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Crying or Colic? Understanding the Hidden Signals in Newborns’ Crying




It’s 2 a.m. and your little one is up and is yet again in tears. You feel like you’ve tried everything, but nothing seems to work. While it may be true that your baby has colic, a lot of newborns’ crying can be attributed to simple causes that are easy to adjust.  The key is in understanding the non-verbal cues your baby provides in the stages when he or she is first starting to fuss.

If you wait too long before addressing the cries of a newborn, your baby may become inconsolable, no matter what the original cause of the crying. For cries that start in the middle of the night, it can be helpful to have a baby monitor. Adjusted to the proper volume you will be able to hear your baby’s first signs of distress, rather than being awakened by the crying of a little one who is so upset that comforting him or her is difficult at best.

Here are some of the most common reasons your baby may be crying, and ways to address the problem:

  • “I’m hungry.”

Hunger cries are usually the first ones that mothers and fathers learn to recognize. Hungry babies may root around for the breast or bottle, and they may also gnaw on their fist in the middle of their “pre-cry” stage. Hunger cries tend to sound grumpy rather than piercingly loud.

  • I’m wet/dirty.”

Another of those grumpy-sounding cries, your newborn may be restless and squirmy due to the discomfort of a wet or dirty diaper. Discomfort from a dirty diaper may also interfere with your baby’s ability to enjoy his or her feeding, so be sure to check the diaper before you nurse the baby or offer a bottle.

  • “I’m sleepy.”

This is yet another “grumpy” sort of cry, but sleepy babies often give other cues such as rubbing their eyes or yawning. Babies who have been awake for a while, and who have been recently fed are most likely to be sleepy. It’s important to address this cry as quickly as possible, since it becomes very difficult to soothe a baby to sleep if he or she has gotten to the point of crying loudly in frustration.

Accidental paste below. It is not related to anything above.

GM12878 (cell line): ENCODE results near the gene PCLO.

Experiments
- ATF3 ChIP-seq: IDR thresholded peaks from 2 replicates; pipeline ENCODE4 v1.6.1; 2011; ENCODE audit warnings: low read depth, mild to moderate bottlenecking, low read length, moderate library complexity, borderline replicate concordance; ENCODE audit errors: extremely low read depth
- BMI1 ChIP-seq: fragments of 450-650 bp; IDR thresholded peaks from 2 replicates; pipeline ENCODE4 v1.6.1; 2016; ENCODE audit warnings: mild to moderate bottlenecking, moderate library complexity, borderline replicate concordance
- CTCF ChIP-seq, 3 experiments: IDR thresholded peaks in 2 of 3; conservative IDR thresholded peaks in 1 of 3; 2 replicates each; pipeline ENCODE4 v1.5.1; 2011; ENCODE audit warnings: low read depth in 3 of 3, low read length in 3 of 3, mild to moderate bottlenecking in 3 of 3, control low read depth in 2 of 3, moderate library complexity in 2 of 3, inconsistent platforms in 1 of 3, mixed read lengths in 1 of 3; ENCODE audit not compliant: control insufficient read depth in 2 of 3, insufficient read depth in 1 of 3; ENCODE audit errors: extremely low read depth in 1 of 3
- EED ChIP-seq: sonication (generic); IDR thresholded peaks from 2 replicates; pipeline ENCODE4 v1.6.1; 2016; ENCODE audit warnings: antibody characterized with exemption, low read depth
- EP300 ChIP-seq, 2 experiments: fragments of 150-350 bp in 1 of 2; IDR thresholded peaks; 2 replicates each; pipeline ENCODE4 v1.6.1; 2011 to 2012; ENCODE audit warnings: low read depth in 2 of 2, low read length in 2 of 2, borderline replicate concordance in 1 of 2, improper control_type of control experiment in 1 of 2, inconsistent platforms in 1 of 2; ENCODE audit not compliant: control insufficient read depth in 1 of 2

• “I’m in pain!”

Babies who are hurting, either from gas pain or more serious issues cry with a piercing wail. There is generally no build up – if the pain is sudden, the crying will be sudden as well. This means that you could go from having a peaceful little one to one that is crying inexplicably.  If your little one is not visibly hurt, the problem may be gassiness – try a warm bath or a tummy massage to ease the discomfort.

  • “I’m stressed!”

This is not as piercing as a pain cry, but it can also come out of nowhere or with very little preamble. Babies who have been overstimulated (too many guests to visit, too many new noises, lights, etc.) may become agitated and cry for what seems like no reason at all. While it may be lovely to have all of the baby’s relatives over for a visit, keep in mind that baby may not be able to process so much social interaction without getting upset. In general, moving your little one to a calm, quiet environment will help.

There are no guarantees that your little one won’t have colic or colicky symptoms, but if you address these types of cries first, you stand a better chance of resolving these tearful moments sooner rather than later. Newborns’ crying can signal many different things, and it’s important to remember that colic is only one of those.


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